Before digging into the underground site Vicus Caprarius, we’ll start our visit by discussing town planning in antiquity: the size and population of Rome in the first century B.C., the criteria with which this ancient neighborhood was developed, and how very modern plumbing was part of the plan. We’ll then descend under the Cinema Trevi and discover ancient Rome in all its glory. Here we’ll discuss two apartment buildings that date to the Emperor Nero’s era and may be part of his strategy to renovate Rome after the fire of 64 A.D. They are currently the oldest apartment blocks or insula to have been uncovered in Rome. (Despite the fact that the ancient city was rife with towering tenements and middle-class housing, very few of those buildings have survived.)
The site is even more impressive for another reason: one of the apartments’ ground-floor was turned into a water distribution tank. The story starts with Octavian (soon to be known as Caesar Augustus). He asked a wealthy friend, Marcus Agrippa, to create a suburbia in the relatively empty field immediately to the north of Rome. To do so, Marcus Agrippa had an aqueduct, called the Virgo, built in 19 B.C. (After all, it takes infrastructure to build a suburbia!) Now skip to an author called Frontinus. He was Rome’s Director of Water Works, who was in charge of maintaining the city’s 11 aqueducts. In his treatise De Aquaeductu, he states that different pipes “distributed the Virgo’s water throughout the seventh, ninth, and fourteenth regions, thanks to 18 tanks” (Book II, 84). The distribution tank in the Vicus Caprarius is the only tank of the 18 to have survived… See it with your own eyes!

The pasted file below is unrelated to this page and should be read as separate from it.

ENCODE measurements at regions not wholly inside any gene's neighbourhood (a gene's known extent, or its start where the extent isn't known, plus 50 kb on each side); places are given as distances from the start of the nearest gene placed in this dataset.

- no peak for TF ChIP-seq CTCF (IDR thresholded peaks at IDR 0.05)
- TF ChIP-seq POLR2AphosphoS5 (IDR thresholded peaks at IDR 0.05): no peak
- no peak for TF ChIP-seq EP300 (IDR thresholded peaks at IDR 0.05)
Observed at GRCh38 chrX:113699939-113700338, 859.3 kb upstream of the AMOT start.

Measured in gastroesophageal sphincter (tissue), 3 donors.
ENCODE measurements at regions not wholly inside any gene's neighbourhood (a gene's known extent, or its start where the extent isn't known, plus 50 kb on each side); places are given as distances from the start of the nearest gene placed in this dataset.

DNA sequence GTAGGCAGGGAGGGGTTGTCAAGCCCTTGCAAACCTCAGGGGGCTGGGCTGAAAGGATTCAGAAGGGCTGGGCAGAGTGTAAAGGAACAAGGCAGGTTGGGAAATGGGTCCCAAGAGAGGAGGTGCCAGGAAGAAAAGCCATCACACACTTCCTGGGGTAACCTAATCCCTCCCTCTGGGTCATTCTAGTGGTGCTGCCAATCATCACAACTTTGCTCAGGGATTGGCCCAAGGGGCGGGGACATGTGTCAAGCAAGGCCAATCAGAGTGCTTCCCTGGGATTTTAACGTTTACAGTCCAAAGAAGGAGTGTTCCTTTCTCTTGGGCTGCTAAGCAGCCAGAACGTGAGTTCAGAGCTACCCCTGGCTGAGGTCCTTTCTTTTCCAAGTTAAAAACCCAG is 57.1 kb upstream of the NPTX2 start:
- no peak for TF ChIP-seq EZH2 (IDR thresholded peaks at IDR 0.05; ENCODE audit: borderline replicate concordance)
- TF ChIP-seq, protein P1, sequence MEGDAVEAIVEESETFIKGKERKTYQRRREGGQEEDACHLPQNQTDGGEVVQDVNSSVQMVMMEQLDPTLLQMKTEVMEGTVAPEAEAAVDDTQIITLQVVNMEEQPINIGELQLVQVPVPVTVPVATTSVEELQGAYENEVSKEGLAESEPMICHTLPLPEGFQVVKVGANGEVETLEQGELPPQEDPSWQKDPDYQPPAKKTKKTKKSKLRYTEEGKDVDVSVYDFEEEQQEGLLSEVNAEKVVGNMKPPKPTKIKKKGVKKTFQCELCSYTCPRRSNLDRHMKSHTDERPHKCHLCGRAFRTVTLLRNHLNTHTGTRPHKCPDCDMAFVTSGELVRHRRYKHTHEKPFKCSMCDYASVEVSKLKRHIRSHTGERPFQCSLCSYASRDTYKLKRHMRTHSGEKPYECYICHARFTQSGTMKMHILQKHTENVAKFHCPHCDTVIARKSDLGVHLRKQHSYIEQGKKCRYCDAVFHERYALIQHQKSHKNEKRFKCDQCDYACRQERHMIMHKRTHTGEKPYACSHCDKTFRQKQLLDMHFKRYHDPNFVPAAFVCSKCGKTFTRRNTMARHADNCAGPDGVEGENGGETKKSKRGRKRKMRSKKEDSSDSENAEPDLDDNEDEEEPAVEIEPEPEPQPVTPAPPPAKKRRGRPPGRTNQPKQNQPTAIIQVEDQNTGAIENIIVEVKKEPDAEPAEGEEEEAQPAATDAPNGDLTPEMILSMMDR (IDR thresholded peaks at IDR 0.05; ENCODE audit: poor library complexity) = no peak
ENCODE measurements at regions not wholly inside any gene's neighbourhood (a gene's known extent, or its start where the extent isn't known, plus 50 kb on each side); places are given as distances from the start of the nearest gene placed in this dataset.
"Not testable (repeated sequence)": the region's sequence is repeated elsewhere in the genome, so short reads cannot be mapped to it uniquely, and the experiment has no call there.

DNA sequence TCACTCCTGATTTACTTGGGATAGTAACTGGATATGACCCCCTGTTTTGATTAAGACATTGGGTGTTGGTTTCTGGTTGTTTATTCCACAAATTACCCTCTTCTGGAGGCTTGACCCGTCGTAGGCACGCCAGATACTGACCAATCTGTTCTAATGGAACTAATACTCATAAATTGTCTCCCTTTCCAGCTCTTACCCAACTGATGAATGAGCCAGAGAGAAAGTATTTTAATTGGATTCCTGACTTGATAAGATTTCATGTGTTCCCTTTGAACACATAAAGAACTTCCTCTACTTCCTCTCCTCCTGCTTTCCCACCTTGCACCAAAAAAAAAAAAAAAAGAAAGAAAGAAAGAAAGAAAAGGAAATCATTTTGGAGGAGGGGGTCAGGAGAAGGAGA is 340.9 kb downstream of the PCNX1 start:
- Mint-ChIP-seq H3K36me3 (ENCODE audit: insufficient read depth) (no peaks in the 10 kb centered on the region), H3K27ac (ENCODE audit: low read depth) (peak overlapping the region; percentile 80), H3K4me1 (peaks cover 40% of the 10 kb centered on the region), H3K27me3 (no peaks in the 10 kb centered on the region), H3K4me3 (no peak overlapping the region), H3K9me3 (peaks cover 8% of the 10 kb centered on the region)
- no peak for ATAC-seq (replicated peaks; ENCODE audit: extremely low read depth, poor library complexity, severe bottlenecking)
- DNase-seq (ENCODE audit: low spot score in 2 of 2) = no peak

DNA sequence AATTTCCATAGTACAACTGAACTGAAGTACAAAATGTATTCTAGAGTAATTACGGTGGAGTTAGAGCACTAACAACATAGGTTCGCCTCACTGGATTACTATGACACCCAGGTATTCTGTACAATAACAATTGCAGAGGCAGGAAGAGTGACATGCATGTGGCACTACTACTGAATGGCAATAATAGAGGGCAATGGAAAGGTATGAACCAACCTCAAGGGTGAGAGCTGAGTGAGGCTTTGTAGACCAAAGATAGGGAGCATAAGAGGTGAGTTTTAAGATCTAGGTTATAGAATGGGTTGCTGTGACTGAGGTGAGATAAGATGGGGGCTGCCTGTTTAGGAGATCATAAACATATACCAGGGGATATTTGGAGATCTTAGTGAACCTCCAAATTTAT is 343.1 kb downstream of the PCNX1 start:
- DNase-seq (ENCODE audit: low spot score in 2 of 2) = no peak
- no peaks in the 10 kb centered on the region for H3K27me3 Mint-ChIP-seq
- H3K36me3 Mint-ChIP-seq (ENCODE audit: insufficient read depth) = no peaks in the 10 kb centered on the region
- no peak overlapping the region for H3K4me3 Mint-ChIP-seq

Vicus Caprarius is closed on Mondays and Tuesdays.
The site generally takes a little over an hour to visit. It pairs up well with the Campus Martius (as a brief digression from the standard itinerary), the Homes on the Celian Hill (for the theme of apartments in antiquity), underground attractions like San Clemente, and any other site visitors think appropriate…